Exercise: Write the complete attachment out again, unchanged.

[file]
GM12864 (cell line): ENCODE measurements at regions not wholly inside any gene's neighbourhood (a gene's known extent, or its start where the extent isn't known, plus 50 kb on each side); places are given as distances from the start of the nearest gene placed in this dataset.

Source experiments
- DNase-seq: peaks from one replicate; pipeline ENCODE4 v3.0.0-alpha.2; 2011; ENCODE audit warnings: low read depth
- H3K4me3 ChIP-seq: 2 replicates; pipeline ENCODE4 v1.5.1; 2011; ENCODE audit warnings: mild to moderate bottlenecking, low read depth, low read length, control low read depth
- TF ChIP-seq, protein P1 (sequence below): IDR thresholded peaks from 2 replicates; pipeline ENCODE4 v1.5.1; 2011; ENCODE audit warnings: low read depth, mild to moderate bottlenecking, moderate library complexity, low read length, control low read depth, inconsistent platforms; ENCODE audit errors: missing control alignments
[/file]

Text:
GM12864 (cell line): ENCODE measurements at regions not wholly inside any gene's neighbourhood (a gene's known extent, or its start where the extent isn't known, plus 50 kb on each side); places are given as distances from the start of the nearest gene placed in this dataset.

Source experiments
- DNase-seq: peaks from one replicate; pipeline ENCODE4 v3.0.0-alpha.2; 2011; ENCODE audit warnings: low read depth
- H3K4me3 ChIP-seq: 2 replicates; pipeline ENCODE4 v1.5.1; 2011; ENCODE audit warnings: mild to moderate bottlenecking, low read depth, low read length, control low read depth
- TF ChIP-seq, protein P1 (sequence below): IDR thresholded peaks from 2 replicates; pipeline ENCODE4 v1.5.1; 2011; ENCODE audit warnings: low read depth, mild to moderate bottlenecking, moderate library complexity, low read length, control low read depth, inconsistent platforms; ENCODE audit errors: missing control alignments